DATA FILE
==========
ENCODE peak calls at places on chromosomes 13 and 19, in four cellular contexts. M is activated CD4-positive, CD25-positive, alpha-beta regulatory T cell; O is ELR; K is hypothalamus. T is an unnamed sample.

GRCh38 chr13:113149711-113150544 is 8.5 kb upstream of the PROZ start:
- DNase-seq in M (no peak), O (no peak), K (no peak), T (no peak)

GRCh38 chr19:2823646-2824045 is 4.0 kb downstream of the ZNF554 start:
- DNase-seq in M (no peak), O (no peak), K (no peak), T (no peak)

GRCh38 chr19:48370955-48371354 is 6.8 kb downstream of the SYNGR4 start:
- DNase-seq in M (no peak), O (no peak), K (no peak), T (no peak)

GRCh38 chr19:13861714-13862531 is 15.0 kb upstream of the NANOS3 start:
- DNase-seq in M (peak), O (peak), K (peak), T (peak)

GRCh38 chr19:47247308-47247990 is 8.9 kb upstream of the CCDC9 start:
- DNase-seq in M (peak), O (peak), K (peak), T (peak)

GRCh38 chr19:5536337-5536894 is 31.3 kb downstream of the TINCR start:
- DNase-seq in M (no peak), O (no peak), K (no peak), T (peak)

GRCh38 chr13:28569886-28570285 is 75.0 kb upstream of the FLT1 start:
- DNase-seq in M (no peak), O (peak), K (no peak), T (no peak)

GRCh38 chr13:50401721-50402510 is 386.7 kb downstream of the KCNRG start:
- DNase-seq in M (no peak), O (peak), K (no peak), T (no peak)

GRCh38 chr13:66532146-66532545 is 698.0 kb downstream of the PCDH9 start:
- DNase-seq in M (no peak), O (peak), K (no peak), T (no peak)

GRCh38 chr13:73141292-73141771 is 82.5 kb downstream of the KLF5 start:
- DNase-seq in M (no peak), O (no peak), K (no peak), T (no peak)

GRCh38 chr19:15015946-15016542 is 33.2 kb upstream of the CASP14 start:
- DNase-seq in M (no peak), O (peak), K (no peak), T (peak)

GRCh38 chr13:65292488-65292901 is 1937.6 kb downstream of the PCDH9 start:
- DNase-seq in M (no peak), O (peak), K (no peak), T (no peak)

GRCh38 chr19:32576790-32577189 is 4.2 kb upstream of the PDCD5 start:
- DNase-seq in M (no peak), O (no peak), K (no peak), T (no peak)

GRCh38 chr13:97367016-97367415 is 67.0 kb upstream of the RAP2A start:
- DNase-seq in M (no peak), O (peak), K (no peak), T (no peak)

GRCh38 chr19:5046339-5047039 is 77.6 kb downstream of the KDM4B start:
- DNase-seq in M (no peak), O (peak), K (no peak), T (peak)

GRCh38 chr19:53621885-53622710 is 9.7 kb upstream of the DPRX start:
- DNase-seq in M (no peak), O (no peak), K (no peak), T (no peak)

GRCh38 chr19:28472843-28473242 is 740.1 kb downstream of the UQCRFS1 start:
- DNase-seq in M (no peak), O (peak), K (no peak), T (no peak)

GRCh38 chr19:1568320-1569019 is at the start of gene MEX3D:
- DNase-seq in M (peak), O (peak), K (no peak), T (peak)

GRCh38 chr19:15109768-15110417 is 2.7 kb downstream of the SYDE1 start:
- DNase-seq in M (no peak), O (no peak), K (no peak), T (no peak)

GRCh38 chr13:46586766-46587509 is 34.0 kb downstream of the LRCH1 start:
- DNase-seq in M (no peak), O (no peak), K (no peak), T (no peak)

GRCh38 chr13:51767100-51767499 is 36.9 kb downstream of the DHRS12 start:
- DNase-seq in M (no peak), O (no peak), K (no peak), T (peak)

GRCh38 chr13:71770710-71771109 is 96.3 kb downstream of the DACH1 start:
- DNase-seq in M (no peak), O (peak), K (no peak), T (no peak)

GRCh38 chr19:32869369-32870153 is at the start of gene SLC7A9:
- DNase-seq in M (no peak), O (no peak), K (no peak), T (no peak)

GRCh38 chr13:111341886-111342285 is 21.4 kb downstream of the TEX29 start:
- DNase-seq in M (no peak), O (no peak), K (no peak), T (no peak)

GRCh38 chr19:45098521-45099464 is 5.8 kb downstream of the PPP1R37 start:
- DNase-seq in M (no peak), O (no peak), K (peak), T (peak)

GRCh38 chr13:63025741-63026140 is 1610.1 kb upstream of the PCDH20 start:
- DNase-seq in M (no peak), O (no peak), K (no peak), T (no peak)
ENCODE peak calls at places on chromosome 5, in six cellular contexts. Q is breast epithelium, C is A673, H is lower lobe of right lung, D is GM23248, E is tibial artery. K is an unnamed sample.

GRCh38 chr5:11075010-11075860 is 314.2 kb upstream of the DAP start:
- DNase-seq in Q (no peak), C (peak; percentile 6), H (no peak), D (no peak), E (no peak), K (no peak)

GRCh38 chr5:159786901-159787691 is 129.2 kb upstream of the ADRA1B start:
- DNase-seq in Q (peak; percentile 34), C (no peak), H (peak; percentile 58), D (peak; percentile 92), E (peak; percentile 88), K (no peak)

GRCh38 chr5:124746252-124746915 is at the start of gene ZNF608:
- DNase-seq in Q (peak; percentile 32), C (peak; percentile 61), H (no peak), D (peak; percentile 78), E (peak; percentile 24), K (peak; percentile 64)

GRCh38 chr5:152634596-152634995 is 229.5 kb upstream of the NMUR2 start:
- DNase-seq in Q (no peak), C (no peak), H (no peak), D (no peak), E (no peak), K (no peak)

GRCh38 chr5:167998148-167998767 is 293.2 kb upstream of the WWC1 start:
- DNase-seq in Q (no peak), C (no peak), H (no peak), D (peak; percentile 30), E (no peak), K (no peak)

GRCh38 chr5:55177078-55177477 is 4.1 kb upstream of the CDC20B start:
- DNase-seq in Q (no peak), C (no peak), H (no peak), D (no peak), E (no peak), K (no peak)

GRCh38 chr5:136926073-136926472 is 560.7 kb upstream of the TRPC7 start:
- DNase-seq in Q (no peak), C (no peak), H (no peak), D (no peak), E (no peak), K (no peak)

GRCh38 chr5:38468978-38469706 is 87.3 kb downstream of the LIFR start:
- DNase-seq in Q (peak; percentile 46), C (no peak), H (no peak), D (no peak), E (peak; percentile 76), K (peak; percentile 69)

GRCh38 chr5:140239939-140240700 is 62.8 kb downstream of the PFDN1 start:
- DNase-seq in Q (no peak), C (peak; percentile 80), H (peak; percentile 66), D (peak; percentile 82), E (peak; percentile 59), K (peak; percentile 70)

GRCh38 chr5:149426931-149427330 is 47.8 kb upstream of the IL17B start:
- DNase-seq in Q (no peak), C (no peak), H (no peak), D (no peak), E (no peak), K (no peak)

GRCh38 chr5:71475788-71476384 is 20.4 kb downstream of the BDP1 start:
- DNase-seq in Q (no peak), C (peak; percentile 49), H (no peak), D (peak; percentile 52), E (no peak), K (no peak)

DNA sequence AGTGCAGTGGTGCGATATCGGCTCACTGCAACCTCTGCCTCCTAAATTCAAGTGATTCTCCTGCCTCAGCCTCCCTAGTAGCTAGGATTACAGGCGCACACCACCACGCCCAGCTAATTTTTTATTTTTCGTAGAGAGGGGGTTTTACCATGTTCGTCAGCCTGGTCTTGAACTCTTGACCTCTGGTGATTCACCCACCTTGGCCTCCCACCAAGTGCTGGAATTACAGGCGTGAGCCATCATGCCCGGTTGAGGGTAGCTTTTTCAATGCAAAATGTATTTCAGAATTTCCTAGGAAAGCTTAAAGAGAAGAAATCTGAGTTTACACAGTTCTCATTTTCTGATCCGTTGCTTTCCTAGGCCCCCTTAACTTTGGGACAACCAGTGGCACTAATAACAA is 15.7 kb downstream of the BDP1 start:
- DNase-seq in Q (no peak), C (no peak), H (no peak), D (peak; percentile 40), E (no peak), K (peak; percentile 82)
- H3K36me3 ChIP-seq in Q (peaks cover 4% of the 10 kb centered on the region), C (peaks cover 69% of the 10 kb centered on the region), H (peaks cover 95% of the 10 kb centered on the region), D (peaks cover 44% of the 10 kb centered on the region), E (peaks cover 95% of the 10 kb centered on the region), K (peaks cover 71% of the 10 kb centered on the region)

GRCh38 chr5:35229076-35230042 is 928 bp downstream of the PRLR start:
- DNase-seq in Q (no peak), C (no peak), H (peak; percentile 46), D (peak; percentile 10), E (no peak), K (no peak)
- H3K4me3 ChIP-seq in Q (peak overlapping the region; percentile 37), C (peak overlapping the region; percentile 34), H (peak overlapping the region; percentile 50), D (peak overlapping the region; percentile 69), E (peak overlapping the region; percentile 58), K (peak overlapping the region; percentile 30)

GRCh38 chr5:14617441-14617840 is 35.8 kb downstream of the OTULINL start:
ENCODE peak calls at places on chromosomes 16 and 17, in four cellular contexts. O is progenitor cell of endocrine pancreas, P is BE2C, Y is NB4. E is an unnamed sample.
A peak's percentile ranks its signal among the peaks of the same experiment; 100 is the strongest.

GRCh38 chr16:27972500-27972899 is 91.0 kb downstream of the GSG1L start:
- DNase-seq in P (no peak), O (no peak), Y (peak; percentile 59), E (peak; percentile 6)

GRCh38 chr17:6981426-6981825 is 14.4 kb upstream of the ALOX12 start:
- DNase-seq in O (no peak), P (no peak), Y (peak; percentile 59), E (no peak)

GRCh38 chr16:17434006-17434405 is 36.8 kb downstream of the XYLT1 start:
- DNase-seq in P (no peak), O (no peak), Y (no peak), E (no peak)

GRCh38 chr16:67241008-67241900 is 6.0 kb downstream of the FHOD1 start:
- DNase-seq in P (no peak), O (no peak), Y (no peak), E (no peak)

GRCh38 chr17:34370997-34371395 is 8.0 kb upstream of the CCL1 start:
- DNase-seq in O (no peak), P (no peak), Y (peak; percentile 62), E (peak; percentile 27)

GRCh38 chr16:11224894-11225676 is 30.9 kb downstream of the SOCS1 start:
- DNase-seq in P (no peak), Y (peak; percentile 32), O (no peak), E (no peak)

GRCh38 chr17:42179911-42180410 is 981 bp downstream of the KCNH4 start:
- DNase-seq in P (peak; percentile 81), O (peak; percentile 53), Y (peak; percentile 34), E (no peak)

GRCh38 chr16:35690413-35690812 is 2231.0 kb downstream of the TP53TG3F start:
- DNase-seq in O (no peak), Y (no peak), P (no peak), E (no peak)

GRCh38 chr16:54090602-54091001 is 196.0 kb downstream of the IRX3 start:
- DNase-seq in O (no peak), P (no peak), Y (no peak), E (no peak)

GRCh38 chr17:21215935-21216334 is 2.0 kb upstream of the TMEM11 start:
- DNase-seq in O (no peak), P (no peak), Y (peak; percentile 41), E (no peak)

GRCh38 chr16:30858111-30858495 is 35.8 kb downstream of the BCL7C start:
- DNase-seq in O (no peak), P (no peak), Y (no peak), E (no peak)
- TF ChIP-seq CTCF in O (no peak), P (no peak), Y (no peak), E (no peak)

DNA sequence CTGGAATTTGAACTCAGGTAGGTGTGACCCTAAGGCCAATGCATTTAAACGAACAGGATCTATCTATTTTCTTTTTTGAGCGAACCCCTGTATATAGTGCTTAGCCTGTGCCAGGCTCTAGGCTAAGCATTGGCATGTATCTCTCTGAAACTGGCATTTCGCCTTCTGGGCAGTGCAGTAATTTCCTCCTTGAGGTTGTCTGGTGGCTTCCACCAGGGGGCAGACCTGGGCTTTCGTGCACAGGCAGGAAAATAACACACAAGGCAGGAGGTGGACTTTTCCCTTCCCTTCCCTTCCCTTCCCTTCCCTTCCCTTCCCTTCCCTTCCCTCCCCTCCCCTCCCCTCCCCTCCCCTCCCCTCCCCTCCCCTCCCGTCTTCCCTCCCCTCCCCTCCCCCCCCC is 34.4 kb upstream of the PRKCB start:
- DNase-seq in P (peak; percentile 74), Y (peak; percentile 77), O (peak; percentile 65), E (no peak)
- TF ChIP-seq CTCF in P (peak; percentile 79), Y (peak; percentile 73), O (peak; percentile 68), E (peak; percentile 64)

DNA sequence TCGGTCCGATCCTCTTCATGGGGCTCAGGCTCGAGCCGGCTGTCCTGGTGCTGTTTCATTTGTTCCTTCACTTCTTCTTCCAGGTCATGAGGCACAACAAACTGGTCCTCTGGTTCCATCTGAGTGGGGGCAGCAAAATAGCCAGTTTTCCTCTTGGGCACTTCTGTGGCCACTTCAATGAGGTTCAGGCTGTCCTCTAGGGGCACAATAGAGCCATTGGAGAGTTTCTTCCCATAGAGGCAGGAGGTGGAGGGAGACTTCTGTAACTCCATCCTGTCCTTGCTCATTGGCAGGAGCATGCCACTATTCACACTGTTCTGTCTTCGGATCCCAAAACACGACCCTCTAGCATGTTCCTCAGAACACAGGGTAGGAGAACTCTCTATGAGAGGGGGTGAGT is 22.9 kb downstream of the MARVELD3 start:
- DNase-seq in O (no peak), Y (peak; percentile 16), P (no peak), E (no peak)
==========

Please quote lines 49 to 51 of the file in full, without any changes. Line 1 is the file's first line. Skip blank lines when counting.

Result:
- DNase-seq in M (no peak), O (no peak), K (no peak), T (no peak)

GRCh38 chr19:45098521-45099464 is 5.8 kb downstream of the PPP1R37 start:
- DNase-seq in M (no peak), O (no peak), K (peak), T (peak)